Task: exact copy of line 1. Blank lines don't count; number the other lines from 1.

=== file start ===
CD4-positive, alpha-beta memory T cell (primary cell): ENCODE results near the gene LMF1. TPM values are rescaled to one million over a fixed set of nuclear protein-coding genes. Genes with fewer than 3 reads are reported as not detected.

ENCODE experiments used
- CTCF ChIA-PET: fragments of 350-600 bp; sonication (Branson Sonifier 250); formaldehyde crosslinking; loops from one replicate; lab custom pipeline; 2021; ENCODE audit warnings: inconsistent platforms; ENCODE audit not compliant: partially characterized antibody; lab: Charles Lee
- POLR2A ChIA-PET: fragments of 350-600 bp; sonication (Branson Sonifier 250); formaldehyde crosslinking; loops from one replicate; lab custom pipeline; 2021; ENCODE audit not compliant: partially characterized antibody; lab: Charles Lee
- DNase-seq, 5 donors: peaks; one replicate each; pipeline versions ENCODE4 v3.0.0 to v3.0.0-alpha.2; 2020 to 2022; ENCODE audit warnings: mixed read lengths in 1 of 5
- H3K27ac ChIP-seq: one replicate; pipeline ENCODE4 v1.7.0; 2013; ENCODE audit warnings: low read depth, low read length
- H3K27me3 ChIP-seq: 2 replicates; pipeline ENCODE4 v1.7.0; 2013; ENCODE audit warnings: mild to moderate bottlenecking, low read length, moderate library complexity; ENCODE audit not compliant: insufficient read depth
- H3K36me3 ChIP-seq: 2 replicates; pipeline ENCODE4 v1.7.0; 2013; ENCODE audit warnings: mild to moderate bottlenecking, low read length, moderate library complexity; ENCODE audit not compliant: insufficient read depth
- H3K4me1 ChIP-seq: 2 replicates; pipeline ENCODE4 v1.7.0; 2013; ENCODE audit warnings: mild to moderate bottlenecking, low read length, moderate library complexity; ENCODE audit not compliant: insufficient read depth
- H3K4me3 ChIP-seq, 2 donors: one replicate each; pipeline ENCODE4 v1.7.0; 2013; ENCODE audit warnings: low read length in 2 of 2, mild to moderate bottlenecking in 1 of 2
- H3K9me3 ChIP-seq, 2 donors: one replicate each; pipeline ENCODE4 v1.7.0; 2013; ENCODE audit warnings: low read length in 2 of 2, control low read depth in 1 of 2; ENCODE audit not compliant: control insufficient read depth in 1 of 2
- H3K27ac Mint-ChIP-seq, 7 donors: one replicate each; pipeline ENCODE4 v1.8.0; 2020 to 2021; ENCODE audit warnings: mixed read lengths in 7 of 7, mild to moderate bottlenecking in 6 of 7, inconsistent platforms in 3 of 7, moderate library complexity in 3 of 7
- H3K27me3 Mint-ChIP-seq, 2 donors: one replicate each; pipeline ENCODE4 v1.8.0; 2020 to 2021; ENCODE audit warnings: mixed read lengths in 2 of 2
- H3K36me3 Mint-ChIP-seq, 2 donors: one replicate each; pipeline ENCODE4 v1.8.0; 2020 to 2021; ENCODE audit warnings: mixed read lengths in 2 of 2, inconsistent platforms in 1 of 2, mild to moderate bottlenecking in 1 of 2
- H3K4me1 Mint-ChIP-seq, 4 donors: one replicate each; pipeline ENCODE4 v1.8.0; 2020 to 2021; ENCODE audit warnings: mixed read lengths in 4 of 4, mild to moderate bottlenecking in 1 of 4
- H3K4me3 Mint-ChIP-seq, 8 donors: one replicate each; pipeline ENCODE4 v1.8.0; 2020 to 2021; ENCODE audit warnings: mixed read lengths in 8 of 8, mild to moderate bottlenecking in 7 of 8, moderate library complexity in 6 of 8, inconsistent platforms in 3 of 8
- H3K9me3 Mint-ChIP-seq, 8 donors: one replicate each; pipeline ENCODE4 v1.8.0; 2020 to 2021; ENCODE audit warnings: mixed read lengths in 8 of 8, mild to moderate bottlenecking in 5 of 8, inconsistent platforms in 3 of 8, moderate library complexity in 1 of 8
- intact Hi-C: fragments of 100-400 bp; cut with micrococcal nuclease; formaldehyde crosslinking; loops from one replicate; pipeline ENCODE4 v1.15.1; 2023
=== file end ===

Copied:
CD4-positive, alpha-beta memory T cell (primary cell): ENCODE results near the gene LMF1. TPM values are rescaled to one million over a fixed set of nuclear protein-coding genes. Genes with fewer than 3 reads are reported as not detected.